No doubt, few UDDI registries will surface on the Internet. If the evolution of the UDDI registries mimics those of search engines, one might expect that the UDDI registries will suffer similar disadvantages. Those disadvantages include broken links and invalid or irrelevant entries. To prevent these problems, there is a need of having a standard mechanism for removing outdated entries from the registry. Also, a mechanism for validating entries must be in place. In other words, the integrity of the data in the UDDI registry must be preserved. Another issue is whether UDDI registries are synchronized with each other. This implies that a registration is propagated to all other registries. The disadvantage is that an invalid registration must be removed from all registries. Alternatively, a web service can be registered in multiple UDDI registries.

Web Services Profile Languages and Matchmaking

In order to facilitate sophisticated matchmaking between providers of web services and candidate users of those services, a common language for "profiling" these services would be extremely helpful. This language would ideally be a declarative specification of constraints over distinguishing service characteristics, based on authoritative Community of Interest metadata standards, such as (for example) an XML Schema definition of Dublin Core RDF metadata tags. This information could be included with the services’ UDDI registration. The process of matching provider and recipient profiles should admit the possibility that matching is sometimes partial, and provide for some notion of candidate goodness of fit in results. Further, providers and recipients should be treated equally, so that a provider can be just as easily matched against a candidate set of recipients as can a recipient be matched against a candidate set of providers. If this profiling language is to be practically useful on a large scale, providers of web services will need a general mechanism to express relative "costs" (not necessarily just monetary costs), and recipients will likewise need a mechanism for specifying relative "benefits", so that trusted intermediary matchmakers can factor in concerns of service capabilities and preferences. In cases where providing this information would raise privacy concerns, it should be possible for a participant to hide its value system logic from the intermediary, thereby assuming more of the ranking and selection responsibilities directly.

Quality of Service

QoS is expected to become a value-added capability of emerging web services, which Internet businesses will want to advertise in registries, such as UDDI, to distinguish themselves from their competitors. A class of web services is expected to emerge that provides its service using XMLP, and also requires QoS extensions to XMLP. An appropriate forum is needed to define these QoS extensions in a manner consistent with other XMLP extensions. QoS extension of XMLP would be used in conjunction with other XMLP extensions, e.g., extensions for digital signatures; such extensions may be orthogonal to QoS, or tightly integrated and interdependent. QoS extensions to XMLP would allow propagation of QoS on an end-to-end basis allowing intermediaries to select appropriate lower layer QoS mechanisms when forwarding XMLP messages.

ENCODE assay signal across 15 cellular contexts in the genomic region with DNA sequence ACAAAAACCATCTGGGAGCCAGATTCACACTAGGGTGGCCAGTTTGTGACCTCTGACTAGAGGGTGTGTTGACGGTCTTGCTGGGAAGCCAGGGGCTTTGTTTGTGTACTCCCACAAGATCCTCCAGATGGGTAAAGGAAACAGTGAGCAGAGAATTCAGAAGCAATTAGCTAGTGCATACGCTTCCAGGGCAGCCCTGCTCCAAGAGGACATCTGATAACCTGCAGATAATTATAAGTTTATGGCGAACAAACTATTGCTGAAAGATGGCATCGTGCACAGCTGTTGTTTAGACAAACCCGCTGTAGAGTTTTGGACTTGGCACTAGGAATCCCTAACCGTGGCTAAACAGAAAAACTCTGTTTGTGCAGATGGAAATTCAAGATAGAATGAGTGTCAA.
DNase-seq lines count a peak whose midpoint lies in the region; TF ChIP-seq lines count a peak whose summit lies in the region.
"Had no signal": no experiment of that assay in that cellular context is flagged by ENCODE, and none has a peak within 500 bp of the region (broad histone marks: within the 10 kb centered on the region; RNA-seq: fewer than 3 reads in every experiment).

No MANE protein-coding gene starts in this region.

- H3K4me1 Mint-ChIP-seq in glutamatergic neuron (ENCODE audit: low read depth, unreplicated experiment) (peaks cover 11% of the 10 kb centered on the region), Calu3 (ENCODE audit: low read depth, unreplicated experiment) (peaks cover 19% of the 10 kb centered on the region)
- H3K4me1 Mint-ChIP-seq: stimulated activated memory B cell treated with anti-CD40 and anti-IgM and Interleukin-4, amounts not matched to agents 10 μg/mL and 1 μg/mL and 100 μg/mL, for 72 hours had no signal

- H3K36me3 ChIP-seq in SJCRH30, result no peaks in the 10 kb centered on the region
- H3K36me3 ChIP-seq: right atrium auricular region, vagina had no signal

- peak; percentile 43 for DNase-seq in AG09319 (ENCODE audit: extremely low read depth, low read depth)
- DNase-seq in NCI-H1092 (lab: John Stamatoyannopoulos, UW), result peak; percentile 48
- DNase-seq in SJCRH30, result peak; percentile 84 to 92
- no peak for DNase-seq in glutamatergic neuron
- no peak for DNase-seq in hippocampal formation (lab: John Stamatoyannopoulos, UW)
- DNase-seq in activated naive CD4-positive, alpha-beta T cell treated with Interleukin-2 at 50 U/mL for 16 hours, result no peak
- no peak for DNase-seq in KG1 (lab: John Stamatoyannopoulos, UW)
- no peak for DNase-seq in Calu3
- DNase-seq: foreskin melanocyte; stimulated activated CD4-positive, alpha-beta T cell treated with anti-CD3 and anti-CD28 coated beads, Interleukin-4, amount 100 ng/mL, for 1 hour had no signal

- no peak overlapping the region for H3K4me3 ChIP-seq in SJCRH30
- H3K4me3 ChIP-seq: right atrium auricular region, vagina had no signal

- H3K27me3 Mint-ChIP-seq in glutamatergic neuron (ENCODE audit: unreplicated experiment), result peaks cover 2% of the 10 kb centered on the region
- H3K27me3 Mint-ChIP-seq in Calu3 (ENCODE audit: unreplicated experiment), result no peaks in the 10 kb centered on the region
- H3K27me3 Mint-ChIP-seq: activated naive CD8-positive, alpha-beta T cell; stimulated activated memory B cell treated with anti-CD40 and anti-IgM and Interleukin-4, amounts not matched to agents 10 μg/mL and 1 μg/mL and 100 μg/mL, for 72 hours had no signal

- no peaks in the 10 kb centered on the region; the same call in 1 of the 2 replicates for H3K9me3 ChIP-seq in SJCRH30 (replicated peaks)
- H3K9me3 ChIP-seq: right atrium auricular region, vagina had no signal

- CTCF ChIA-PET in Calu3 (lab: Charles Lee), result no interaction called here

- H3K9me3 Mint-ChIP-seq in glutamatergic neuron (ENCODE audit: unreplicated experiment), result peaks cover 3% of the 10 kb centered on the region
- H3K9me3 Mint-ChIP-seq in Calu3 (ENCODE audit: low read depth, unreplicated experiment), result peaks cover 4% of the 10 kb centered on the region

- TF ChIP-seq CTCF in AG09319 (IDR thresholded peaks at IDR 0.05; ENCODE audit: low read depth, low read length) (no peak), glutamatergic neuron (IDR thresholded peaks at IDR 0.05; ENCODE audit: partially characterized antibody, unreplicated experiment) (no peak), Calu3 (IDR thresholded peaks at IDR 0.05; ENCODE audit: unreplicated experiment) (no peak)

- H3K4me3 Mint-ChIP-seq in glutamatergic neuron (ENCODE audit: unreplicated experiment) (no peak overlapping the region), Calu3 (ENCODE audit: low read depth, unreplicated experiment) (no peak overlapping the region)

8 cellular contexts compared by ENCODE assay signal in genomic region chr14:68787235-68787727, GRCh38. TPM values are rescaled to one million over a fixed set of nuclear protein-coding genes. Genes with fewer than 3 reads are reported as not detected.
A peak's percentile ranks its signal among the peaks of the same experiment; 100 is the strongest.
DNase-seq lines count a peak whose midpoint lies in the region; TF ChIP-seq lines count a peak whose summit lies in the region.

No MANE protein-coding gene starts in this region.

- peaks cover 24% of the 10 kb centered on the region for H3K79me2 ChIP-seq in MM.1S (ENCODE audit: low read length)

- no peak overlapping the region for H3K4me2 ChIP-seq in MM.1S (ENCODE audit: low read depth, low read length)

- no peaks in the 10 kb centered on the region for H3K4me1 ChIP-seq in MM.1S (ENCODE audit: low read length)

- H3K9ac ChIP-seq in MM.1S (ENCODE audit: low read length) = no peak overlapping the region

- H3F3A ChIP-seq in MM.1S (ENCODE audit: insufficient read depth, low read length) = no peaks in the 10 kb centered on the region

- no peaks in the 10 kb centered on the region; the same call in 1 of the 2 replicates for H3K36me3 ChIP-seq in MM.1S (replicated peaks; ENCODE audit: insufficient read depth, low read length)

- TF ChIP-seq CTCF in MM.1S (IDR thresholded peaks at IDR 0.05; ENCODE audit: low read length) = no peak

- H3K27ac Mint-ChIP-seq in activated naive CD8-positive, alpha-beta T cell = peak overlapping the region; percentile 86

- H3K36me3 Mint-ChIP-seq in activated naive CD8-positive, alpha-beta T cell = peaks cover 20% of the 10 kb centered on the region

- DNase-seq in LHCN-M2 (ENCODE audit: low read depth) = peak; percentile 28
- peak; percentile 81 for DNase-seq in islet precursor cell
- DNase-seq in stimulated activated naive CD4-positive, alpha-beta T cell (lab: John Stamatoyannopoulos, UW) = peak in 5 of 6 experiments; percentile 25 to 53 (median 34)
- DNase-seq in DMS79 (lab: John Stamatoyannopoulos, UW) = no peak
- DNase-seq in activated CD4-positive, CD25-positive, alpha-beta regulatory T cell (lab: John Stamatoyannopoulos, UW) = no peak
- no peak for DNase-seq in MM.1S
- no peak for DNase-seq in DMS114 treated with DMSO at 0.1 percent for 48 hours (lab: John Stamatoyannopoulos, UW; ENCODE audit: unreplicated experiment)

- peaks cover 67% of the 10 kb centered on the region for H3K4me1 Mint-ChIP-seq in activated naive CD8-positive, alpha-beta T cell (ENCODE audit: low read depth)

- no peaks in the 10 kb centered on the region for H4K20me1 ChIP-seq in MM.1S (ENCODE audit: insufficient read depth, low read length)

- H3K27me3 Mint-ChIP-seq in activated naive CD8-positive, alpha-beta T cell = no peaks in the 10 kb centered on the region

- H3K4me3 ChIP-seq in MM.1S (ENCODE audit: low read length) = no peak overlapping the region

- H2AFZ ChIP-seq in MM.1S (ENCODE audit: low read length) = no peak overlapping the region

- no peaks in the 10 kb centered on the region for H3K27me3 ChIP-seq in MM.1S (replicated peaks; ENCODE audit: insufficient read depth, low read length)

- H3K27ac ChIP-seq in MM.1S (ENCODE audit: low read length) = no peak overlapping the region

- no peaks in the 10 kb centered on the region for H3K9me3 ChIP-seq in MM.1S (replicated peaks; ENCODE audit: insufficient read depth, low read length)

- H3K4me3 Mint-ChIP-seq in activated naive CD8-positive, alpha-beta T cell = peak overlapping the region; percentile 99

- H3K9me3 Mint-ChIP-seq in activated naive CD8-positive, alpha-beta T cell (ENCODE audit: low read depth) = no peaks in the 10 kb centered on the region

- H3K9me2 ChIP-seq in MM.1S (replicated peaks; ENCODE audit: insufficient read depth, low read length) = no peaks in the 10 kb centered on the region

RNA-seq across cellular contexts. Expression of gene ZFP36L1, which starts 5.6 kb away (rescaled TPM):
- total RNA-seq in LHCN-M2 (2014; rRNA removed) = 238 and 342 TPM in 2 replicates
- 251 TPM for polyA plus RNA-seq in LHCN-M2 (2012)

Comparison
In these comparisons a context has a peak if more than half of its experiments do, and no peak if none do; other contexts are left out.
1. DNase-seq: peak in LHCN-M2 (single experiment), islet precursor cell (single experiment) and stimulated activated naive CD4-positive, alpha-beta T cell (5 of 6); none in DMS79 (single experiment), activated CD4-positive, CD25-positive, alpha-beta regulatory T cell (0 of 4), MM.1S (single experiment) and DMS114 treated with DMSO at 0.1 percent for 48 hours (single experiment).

Any infrastructure supporting web services must be able to handle interactions which have temporal requirements. Examples include services that are required periodically, services that have completion deadlines, reconstruction of event sets, and construction of workflows. These requirements must be met within the context of other QoS characteristics such as the cost of the service, and its importance. Three foundation technologies are needed: a means to express temporal (and other) QoS needs and capabilities of services, a set of operations to support reasoning about temporality, and a means to construct temporally conditioned triggers and workflows.

Many well understood scheduling disciplines have a set of parameters that represent temporal QoS as it applies to the particular discipline. Commonly seen parameters include deadline for completion of a service, importance, utility functions, the time required to execute a service (worst case, average case, etc), priority (in the sense of scheduling priority or operating system priority), and required frequency. Some of these parameters characterize the "client" needs, whereas others characterize the service. Meeting temporal needs requires that both types of data be expressed so that the underlying
infrastructure can use them.

Another aspect is temporal reasoning. This includes operations that allow reasoning about time stamps (is X within 5 minutes of Y, did X occur before Y, in what sequence did X and Y occur, did X occur while Y was true..), the ability to attach time stamps to requests and data, and the ability to determine the accuracy of time stamps (synchronization of time is ideal).

Finally, you need expressions that allow services to be triggered by combinations of temporal and non-temporal conditions (if X occurs with 30 minutes of Y - do Z within 10 minutes, if X does not happen in the next 10 minutes - do Z as long as Z can be done within the next 20 minutes - otherwise do nothing). This capability supports triggering of services, and the construction of temporally conditioned work flows.
If this support is omitted, the applicability of the service support is severly limited to interactions which either have no deadlines, or for which the deadlines are sufficiently lax to allow the deadlines to be met by brute force.


The XMLP Working Group is addressing Web services interactions. Standards initiatives must be undertaken to address the complex integration of the above issues. Web services won't reach their full potential unless these issues are properly addressed.


[1] Web Service Description Language (WSDL) 1.0 (

[2] Universal Description, Discovery, and Integration (UDDI) (

[3] Simple Object Access Protocol (SOAP) Version 1.1 (http://

[4] SOAP Messages with Attachments (

[5] XML Protocol Working Group (